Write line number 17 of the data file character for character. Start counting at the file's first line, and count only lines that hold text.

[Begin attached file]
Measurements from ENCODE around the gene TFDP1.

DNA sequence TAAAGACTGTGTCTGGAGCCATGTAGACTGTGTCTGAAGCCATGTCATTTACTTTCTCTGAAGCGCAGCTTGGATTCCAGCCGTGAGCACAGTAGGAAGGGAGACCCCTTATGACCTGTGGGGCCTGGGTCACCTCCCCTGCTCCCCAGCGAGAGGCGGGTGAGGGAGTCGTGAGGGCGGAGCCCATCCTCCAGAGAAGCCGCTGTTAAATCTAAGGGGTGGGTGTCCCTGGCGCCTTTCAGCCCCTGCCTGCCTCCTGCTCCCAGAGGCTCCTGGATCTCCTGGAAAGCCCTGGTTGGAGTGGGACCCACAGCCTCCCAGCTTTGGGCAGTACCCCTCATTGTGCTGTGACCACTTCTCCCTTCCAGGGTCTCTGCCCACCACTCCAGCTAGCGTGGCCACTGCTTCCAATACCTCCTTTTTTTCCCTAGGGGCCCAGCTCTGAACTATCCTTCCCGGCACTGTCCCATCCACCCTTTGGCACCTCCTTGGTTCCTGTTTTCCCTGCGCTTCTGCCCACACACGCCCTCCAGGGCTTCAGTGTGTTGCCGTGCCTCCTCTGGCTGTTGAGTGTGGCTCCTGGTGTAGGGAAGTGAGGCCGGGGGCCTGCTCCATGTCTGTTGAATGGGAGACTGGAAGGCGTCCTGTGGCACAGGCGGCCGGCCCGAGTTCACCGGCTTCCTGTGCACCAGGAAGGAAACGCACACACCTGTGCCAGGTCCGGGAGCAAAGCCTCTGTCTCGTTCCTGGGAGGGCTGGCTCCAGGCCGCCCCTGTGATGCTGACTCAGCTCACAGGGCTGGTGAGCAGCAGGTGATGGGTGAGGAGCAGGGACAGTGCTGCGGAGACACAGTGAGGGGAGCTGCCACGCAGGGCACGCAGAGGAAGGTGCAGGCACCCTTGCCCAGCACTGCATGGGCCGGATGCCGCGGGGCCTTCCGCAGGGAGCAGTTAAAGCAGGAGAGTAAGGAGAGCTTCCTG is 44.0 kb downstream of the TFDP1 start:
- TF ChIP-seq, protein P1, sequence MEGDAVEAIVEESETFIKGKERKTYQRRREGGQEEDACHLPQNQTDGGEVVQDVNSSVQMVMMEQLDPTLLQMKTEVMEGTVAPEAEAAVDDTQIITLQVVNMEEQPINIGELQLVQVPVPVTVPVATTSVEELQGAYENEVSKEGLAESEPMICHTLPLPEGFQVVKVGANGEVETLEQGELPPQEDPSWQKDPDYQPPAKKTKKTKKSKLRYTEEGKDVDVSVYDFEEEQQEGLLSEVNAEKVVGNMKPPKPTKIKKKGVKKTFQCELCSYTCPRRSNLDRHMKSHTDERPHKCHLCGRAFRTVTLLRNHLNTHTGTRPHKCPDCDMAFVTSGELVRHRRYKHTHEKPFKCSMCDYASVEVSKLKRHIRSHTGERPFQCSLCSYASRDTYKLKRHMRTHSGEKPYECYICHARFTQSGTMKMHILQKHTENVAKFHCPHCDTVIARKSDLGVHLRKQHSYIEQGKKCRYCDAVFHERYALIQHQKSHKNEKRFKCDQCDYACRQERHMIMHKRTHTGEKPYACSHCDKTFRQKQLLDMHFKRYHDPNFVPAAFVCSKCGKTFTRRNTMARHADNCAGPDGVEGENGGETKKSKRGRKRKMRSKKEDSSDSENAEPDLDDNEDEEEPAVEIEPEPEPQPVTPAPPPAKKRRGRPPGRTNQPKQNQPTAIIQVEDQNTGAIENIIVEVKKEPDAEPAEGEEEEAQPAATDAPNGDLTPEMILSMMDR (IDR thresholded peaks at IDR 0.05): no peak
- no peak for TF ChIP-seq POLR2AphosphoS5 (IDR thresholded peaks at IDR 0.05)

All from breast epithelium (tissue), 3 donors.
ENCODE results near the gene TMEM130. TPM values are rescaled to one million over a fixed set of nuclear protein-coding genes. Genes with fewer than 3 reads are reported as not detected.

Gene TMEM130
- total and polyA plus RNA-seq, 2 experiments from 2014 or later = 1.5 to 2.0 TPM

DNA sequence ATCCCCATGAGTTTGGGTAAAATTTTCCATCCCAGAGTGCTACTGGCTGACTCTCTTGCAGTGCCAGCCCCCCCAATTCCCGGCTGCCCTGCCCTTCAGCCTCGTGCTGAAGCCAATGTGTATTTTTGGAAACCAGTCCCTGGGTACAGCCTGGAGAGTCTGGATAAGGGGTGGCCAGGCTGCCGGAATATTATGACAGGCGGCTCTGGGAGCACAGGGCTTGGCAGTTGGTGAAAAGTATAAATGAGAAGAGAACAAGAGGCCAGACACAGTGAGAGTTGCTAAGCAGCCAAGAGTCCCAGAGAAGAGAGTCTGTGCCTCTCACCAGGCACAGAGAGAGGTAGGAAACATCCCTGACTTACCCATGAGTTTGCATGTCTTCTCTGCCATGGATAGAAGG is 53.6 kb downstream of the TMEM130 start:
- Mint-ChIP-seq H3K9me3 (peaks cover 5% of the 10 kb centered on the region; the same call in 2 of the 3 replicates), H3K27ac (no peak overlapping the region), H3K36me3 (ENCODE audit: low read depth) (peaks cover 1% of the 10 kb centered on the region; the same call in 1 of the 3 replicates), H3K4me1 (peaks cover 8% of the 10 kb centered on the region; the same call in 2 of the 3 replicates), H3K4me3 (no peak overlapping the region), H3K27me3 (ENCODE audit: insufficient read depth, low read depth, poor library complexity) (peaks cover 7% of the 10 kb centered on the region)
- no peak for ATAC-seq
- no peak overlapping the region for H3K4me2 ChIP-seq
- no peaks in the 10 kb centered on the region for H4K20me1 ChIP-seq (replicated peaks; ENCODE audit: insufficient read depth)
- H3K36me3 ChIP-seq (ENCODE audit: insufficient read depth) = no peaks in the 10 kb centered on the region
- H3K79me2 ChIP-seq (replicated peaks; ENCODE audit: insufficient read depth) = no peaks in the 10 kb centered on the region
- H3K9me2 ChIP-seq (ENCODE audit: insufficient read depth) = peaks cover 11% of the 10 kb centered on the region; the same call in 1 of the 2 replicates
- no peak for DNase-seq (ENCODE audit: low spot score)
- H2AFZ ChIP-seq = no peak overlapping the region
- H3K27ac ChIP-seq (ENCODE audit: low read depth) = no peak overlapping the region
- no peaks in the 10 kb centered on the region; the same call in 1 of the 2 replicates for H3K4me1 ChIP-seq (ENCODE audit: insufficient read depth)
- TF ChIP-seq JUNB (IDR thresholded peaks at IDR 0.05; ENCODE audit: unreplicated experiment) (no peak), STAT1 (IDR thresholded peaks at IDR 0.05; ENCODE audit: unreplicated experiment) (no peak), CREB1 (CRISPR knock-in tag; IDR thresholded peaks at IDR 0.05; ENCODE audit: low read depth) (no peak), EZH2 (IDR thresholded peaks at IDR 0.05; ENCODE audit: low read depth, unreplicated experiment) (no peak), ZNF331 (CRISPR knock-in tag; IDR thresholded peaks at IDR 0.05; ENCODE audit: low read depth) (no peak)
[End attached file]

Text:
- no peak for DNase-seq (ENCODE audit: low spot score)